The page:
There are potentially hundreds of versions of ourselves existing simultaneously in this plane of reality. Multiple editions of each of us exist within the minds of everyone we interact with; editions which are formed through their particular and personal lens. This lens is focused through the individual’s past experiences and pre-conceived notions; these factors enable each of us to see the world in a completely different way to the next person.
This, in turn, leads us, as social beings, to seek out our image in the minds of our peers. We find how a person relates to us, and we thus let that guide our interactions with them. Self-awareness enables us to tailor ourselves appropriately in front of different audiences. This manifests in tiny (or large, dependant on which audience) shifts in our mannerisms, accents and language; we can choose to use restricted code (slang, inside jokes) or elaborated code (formal speech) dependant on who we are interacting with. Thus, the presence of multiple selves is natural; we cultivate sub-selves which let us face different personal motivations and goals. Everyone has multiple social selves, as we are faced with different expectations from different audiences and a natural desire to fill those social roles.
The question I wish to pose is although the splintering of the self is natural, is it problematic? Although I recognise that being able to relate to multiple groups and individuals is a necessary part of socialisation, in cultivating social sub-selves, are we degrading our own authenticity, or is it a necessary condition in finding our place in society? Should we not be striving to find a singular authentic self?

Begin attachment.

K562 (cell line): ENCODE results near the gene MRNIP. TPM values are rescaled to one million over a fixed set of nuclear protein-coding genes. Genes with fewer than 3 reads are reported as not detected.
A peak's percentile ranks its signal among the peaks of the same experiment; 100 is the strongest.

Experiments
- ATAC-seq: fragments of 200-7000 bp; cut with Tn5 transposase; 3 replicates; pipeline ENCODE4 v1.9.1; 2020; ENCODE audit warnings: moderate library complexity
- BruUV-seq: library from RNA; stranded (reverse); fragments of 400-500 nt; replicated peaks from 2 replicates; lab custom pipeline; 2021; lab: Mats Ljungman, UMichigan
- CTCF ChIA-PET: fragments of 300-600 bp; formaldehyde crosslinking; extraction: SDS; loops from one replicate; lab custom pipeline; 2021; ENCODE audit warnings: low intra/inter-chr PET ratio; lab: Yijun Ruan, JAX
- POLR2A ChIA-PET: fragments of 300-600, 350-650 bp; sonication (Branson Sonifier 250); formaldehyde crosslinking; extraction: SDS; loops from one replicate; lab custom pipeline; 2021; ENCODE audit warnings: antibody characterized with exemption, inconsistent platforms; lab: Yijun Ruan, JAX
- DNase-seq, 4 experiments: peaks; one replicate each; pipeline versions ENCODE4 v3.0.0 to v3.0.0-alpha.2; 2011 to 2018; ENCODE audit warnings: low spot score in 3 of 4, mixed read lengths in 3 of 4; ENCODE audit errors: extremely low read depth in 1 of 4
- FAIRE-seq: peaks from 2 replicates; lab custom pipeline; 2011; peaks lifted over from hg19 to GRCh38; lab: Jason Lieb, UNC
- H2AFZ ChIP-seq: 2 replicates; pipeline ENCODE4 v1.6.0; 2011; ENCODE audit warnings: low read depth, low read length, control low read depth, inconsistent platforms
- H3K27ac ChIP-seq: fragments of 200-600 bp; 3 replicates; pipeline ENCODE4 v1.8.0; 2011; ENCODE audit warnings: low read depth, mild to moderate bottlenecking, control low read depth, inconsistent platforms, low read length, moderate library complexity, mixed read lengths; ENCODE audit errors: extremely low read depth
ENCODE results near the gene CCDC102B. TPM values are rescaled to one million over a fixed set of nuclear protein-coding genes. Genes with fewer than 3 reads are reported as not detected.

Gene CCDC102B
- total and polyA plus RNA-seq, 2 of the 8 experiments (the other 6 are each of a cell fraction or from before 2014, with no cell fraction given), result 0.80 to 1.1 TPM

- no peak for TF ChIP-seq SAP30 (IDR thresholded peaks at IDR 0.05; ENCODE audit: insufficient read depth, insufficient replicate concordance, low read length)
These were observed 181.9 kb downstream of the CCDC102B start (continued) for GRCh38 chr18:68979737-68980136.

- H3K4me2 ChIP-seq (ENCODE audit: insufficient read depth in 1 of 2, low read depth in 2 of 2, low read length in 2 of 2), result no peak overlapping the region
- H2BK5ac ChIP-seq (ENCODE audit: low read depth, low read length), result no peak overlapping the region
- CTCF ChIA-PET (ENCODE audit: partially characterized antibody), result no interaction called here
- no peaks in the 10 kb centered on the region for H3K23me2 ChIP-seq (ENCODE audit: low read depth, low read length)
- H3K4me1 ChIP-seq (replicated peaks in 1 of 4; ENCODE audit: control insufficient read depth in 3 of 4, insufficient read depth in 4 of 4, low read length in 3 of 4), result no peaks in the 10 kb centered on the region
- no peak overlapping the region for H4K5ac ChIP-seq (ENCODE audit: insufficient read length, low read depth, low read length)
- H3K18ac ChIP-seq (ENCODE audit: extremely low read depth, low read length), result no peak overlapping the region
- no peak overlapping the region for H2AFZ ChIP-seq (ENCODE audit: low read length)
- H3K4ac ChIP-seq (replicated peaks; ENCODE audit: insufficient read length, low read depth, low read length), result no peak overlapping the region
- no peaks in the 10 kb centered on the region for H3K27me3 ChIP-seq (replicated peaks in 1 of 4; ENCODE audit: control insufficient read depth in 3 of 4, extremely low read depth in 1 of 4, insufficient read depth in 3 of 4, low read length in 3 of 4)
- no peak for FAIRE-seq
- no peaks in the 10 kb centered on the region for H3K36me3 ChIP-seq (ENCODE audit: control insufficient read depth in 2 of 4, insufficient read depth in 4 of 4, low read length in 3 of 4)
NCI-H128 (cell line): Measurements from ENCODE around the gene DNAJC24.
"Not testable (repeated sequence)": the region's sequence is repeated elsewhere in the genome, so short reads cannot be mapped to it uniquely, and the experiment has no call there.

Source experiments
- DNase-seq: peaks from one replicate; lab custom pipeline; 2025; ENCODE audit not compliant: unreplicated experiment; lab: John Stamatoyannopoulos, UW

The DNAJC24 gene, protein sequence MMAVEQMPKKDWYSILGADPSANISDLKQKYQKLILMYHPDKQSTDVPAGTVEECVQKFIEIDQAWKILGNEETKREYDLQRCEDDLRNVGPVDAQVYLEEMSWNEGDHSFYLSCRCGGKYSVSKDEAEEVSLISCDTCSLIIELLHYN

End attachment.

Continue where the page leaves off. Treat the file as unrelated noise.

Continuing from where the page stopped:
I concede that I am privy to containing social sub-selves, and I am privy to wondering what version of myself lives in the mind of my loved ones. I also understand that in many instances, it is necessary to tailor yourself in situations where you need to show respect to a certain individual, or when you are maintaining social boundaries. Yet I simultaneously strive to find a single authentic and unapologetic self.
The ‘self’, being defined as a product of patterns over time, is always changeable, with the ever-competing facets of individuality. Yet I believe that striving for authenticity is all we can do; striving to combine the facets of ourselves to form a conflicting, ever-changing but honest singular self, as opposed to splintering ourselves to fit the mould.
art by Anna Kerr